2. Turn on the spectrophotometer and allow it to warm up. Adjust the wavelength to 570 nm.

3. Obtain your hemolymph samples from untreated and bacteria-treated larvae (either freshly collected or stored frozen; if frozen, place the tubes on ice to thaw slowly).

4. Read through the following assay steps 5-9. Make sure that you understand each step. Fill in the time column for Table 1 in the 'Results' section. Coordinate team member activities for the assay (suggested jobs: timing, recording, mixing, plotting the data). You may want to do a practice round that you do mot record. Simply use the hemolymph sample that has the largest volume to run the assay for practice.


5. Pipette 1940 µl (2 x 970 µl) of the cell suspension into a cuvette. Place the cuvette in the spectrophotometer and record the reading as the beginning absorbance for the assay. Remember that the absorbance is going to decrease; a reading of >0.7 is best. Allow one minute to pass and be sure that the reading remains approximately constant.

6. Add 60 µl of assay buffer to the cuvette. Mix by moving the pipette tip quickly back and forth for a fixed number of strokes (20 is good). The moment that you close the door of the spectrophotometer, begin timing. Read the absorbance at 1 min. intervals for 3 min. Record your data in tabular form in the 'Results' section, Table 1. This step ensures that the assay buffer alone does not contain lysozyme activity and the reading should not change over the 3 minute period.

7. Remove the cuvette, empty the contents into the waste beaker and rinse the cuvette with water. Pipette another 1940 µl of the cell suspension into the cuvette. Place the cuvette back in the spectrophotometer and observe the absorbance for about 15 seconds. It should be steady. Make note of the beginning absorbance.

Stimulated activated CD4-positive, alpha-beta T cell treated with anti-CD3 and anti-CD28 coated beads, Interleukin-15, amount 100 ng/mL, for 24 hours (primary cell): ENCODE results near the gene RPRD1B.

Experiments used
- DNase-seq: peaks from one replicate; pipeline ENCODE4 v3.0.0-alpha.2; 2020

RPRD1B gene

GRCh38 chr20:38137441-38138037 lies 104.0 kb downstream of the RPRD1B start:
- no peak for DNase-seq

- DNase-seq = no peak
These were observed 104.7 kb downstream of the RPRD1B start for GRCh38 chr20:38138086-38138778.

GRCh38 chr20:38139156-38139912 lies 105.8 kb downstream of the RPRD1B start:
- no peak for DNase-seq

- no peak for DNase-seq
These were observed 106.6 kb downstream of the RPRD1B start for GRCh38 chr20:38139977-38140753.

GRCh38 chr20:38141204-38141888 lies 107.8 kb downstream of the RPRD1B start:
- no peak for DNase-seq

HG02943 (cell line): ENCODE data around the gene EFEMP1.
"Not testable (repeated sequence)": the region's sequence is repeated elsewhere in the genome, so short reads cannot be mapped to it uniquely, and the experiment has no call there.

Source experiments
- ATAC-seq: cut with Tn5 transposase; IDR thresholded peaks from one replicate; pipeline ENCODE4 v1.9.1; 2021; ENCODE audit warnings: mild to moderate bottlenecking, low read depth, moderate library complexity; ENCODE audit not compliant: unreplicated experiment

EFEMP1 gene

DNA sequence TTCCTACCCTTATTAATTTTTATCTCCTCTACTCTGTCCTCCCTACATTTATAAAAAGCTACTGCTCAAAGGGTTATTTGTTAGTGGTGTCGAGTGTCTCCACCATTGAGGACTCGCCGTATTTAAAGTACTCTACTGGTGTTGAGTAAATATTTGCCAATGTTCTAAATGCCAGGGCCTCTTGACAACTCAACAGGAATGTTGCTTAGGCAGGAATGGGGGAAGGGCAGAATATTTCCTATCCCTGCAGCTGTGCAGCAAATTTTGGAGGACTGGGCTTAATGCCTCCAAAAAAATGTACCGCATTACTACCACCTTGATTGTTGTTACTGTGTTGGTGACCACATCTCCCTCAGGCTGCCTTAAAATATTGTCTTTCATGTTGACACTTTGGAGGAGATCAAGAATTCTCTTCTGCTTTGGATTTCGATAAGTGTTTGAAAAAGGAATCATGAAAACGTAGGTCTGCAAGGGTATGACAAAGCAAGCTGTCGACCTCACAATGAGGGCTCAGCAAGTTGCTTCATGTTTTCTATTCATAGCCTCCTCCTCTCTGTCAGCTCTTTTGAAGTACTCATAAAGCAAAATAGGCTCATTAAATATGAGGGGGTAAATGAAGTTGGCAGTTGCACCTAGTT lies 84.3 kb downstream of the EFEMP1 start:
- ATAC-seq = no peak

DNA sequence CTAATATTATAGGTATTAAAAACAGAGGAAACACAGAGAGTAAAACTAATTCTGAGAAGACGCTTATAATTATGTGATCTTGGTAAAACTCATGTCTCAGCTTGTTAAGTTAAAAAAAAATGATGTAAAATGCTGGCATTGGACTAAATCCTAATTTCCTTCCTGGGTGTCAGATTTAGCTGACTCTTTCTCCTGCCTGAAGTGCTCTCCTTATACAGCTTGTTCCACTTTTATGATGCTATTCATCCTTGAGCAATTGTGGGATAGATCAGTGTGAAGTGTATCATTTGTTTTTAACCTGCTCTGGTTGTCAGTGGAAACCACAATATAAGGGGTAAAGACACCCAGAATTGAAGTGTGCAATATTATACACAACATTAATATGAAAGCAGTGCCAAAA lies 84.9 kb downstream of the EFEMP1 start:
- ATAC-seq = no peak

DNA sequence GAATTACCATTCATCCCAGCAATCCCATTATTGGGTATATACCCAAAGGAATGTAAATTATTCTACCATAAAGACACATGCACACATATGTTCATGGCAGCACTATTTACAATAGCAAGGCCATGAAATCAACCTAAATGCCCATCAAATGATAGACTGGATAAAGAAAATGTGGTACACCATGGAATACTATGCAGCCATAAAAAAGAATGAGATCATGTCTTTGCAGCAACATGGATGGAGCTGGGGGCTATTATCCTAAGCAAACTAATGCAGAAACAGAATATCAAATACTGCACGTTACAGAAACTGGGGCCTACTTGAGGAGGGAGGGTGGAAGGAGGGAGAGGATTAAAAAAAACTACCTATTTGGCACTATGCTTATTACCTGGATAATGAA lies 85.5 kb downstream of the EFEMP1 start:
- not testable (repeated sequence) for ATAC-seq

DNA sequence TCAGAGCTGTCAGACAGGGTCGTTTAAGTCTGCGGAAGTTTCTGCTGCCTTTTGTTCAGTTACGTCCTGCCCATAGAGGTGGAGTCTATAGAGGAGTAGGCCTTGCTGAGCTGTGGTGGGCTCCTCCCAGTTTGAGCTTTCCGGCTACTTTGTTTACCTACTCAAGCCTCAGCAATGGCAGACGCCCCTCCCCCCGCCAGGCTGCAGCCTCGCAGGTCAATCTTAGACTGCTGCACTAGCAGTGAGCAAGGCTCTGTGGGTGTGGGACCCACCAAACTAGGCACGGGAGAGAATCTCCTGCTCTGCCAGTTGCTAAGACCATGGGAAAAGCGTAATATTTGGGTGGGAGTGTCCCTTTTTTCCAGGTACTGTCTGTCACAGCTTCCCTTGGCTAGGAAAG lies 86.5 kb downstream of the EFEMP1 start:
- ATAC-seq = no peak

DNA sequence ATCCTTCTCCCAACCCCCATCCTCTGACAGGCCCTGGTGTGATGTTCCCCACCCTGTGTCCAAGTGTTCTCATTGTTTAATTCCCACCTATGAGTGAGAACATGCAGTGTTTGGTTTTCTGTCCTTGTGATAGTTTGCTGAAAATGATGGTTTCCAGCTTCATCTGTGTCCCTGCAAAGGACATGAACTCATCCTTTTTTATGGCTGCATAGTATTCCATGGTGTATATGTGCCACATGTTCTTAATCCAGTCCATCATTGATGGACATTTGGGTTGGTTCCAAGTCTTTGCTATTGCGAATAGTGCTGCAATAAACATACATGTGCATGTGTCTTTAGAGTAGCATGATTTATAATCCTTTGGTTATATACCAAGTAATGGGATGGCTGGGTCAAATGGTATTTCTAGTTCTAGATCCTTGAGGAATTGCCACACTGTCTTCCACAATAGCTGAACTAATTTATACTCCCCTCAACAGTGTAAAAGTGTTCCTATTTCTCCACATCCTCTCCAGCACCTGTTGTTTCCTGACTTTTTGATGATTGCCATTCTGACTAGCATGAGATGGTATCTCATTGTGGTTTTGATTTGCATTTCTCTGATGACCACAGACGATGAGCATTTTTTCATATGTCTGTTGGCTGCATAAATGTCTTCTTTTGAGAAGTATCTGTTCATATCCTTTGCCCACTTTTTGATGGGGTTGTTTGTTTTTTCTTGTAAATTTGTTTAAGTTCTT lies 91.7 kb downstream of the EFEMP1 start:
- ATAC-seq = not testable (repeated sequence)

8. Pipette 60 µl the untreated hemolymph sample into the cuvette. Quickly mix as in step 6. Close the spectrophotometer and immediately begin timing. Take a reading at 15 seconds and then at 15 second intervals for 3 minutes.

9. Repeat step 8 to perform a duplicate assay for the hemolymph sample. After looking at the data, use your judgment about performing a third assay on that sample. The best lab protocols perform triplicate assays but in the interest of time and conserving hemolymph you may decide whether a third assay is appropriate. What criteria will you use to make this decision?


10. Repeat steps 8 and 9 for the bacteria-treated hemolymph sample.

11. While collecting the data, plot the data on a graph, absorbance (y-axis) vs. time in minutes (x-axis).

12. The slope of the line on the graph is proportional to the rate of the reaction. Your line may be curved either at the beginning and/or the end of the time period. Select a range over which the line is linear. Determine the slope of the line (y/x) for this time period. This will give a rate in change of absorbance units per minute. You should use the same time period for all of your samples. Ideally, the class should use the same time period so that data can be compared among laboratory groups.

13. Convert this rate to enzyme units (EU) using the conversion factor one enzyme unit = 0.01 absorbance units per min.

14. A defined standard unit is EU/ml of hemolymph sample. Convert your enzyme unit value above to EU/ml of hemolymph. Be careful of units!!!

15. Record your results in Table 2.



Data Sheets for this protocol.


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March 1999